Complete Property Market Updates of Singapore

December 31, 2007

Guide to getting a home loan

Filed under: Financing,Investment Tips — Propertymarketupdates @ 11:43 pm

Let’s take a walk through the top seven questions that you should consider when shopping for a mortgage. Bryan Lee

It’s easy to get carried away by swish showflats and glossy brochures but when it comes to the nitty-gritty of financing that dream home or money-spinning condo, it’s best to keep your feet on the ground. Let’s take a walk through the top seven questions that you should consider when shopping for a mortgage.

1. How much can I borrow?

This is the first question you need to ask before you sign the purchase contract for that ideal flat with the pool view and auspicious unit number.

There are essentially two factors that banks consider when determining how big a loan they can grant you.

First, they are allowed to lend you no more than 90 per cent of the property’s purchase price or valuation – whichever is lower.

So if the valuation is less than the purchase price, be prepared to cough up more cash to meet the difference.

Take note also that interest rates are usually higher, between 0.5 and 1 percentage point, for loans larger than 80 per cent of the property’s value.

Next, banks will also want to make sure you can afford the monthly instalments of the mortgage.

The rule of thumb is that all your monthly financial commitments, such as car loans, should not exceed half your monthly income.

Online loan calculators found on bank websites can help you estimate the monthly repayments of the potential mortgage you are considering.

Alternatively, just walk into your favourite bank branch and get advice from the officers there.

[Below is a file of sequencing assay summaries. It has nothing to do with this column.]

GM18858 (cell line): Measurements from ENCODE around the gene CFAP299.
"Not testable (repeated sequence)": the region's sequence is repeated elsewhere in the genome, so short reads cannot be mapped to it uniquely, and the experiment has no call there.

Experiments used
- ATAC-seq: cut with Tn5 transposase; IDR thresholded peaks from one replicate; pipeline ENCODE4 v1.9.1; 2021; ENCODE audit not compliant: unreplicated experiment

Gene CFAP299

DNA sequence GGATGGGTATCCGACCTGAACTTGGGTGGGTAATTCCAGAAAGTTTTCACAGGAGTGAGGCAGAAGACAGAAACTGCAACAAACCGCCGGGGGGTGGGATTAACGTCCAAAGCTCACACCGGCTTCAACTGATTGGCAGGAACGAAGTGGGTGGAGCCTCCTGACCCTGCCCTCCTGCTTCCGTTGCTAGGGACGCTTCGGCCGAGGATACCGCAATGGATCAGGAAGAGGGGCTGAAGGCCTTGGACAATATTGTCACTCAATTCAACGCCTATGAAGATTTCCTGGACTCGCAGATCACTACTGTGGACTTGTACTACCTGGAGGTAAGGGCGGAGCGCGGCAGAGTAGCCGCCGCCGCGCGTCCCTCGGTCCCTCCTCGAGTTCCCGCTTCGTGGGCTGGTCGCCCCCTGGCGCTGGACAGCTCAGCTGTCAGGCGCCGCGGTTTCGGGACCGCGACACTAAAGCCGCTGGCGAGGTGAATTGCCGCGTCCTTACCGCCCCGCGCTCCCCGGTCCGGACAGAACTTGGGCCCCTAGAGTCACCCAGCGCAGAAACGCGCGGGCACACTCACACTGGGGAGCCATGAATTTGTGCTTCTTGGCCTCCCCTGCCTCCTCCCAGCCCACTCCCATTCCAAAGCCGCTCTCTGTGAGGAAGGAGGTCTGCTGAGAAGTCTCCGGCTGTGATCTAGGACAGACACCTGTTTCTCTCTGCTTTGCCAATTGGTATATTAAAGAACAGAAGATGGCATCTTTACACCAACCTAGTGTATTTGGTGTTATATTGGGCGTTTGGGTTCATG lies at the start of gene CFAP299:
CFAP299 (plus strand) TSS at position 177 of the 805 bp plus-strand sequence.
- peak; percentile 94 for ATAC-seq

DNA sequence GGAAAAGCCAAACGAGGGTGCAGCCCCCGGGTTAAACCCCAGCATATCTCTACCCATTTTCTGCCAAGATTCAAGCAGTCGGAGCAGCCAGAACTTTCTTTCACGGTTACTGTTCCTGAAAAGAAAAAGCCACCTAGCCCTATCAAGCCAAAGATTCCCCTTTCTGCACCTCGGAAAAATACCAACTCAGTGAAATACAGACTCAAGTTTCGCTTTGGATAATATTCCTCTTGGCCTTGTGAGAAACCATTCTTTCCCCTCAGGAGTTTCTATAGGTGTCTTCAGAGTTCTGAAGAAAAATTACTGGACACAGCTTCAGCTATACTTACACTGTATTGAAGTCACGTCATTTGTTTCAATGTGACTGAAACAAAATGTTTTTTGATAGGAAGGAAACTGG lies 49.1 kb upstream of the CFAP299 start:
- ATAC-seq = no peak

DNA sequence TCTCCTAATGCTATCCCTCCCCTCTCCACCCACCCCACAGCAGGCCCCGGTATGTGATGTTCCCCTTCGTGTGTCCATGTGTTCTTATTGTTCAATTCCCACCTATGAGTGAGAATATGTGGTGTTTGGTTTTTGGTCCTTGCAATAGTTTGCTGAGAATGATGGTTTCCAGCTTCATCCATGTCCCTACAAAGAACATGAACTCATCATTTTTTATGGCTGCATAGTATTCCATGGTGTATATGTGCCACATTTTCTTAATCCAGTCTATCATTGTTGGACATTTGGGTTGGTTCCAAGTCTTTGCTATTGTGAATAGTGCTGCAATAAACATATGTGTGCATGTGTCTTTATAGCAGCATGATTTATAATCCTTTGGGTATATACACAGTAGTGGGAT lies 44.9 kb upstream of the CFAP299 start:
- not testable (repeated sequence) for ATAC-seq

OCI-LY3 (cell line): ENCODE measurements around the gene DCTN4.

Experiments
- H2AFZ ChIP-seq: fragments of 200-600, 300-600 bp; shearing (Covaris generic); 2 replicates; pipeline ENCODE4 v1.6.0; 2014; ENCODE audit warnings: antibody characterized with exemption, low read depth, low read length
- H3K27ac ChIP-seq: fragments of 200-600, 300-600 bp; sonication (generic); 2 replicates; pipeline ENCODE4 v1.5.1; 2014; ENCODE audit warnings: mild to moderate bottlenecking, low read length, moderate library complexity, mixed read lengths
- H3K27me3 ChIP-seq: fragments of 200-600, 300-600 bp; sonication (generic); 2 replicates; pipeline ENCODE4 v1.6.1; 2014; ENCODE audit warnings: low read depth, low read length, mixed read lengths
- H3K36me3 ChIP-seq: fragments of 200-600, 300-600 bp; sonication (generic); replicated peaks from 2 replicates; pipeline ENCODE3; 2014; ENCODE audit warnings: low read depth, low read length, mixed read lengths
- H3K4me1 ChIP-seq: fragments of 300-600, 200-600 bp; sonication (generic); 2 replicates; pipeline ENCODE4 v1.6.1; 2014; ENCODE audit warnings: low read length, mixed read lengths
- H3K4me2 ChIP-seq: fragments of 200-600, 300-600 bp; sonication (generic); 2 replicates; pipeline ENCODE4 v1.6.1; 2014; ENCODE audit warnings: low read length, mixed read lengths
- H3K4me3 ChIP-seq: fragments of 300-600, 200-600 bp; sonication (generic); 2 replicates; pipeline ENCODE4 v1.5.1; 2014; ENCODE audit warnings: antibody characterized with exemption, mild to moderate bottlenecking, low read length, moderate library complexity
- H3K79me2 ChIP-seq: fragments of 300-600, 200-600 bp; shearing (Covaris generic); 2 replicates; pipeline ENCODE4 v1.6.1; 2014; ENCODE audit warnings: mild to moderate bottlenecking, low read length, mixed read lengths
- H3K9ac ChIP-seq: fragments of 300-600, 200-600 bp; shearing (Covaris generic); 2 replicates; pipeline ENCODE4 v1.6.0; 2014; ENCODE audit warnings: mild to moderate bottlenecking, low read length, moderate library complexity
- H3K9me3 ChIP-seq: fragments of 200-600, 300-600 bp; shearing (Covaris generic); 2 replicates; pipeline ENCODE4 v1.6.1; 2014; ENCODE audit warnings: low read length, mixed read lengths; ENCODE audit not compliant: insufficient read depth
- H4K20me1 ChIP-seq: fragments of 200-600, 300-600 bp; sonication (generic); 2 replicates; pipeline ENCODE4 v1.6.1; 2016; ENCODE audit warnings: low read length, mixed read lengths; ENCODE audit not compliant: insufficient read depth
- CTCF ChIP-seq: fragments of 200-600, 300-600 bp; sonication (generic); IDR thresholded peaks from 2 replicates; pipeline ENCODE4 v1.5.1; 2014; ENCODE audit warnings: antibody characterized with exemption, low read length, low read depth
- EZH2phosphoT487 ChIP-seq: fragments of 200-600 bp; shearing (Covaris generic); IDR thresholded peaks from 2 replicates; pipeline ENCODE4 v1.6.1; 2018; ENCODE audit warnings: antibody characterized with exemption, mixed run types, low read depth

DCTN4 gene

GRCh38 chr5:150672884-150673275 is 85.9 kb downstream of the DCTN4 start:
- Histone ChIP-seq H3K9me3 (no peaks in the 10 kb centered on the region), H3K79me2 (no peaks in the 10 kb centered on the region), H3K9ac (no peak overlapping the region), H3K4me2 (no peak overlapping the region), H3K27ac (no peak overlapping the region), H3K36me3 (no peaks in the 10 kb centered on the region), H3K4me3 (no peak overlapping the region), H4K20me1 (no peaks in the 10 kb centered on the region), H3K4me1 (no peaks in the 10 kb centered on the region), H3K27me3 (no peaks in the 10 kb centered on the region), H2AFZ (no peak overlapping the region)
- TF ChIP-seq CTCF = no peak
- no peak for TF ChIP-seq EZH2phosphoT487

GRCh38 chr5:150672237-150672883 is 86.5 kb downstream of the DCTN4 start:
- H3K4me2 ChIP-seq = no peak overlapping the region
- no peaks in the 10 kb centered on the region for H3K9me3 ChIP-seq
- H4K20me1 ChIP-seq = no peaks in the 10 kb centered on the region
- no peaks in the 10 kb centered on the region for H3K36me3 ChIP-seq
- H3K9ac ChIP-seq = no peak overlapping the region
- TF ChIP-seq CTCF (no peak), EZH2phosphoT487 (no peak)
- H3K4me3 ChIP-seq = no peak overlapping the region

Some banks, such as Standard Chartered Bank (Stanchart), do offer “in-principle approvals” for existing customers. While a final go-ahead is still needed, it does give an indication of how much you can borrow.

2. Where should I start shopping?

The most obvious way to find out about interest rates and loan packages is to visit the various banks.

The Internet and the phone may help with some initial inquiries, but a face-to-face consultation is often still needed to get details and the latest information.

If DIY is not your thing, you can seek advice from mortgage brokers who will do all the legwork for you – for free.

“What we offer is a “one-stop shop” where we hope to help clients weigh up the various packages objectively,” says Mr Geoffrey Ying, mortgage division head of financial advisory New Independent.

Beyond finding out the rates and terms of various loan packages on the market, they can sometimes even offer you special packages with lower rates.

3. How long should I stretch the mortgage?

A longer tenure will mean smaller monthly instalments. So to minimise the immediate pain, most borrowers tend to stretch their loans for as long as possible.

Most banks typically assume borrowers will be able to keep up with monthly repayments up to age 70. Hence, a 35-year-old can get a 35-year loan.

But a protracted loan may not always be a good idea, as you will end up paying a lot more interest.

Take, for example, a $500,000 mortgage with an average annual interest rate of 4 per cent.

A 30-year loan translates into monthly repayments of $2,387 and accumulated interest of $359,288.

If you can stump up $642 more each month, you can finish paying up the loan 10 years earlier and save $132,162 in interest charges.

4. How do I want my interest rates determined?

Standard mortgages are charged according to reference rates set by banks, which they may change over the tenure of the loan.

While based loosely on benchmark interbank rates, each bank’s reference rate is different and may be affected by a bank’s business and its funding costs.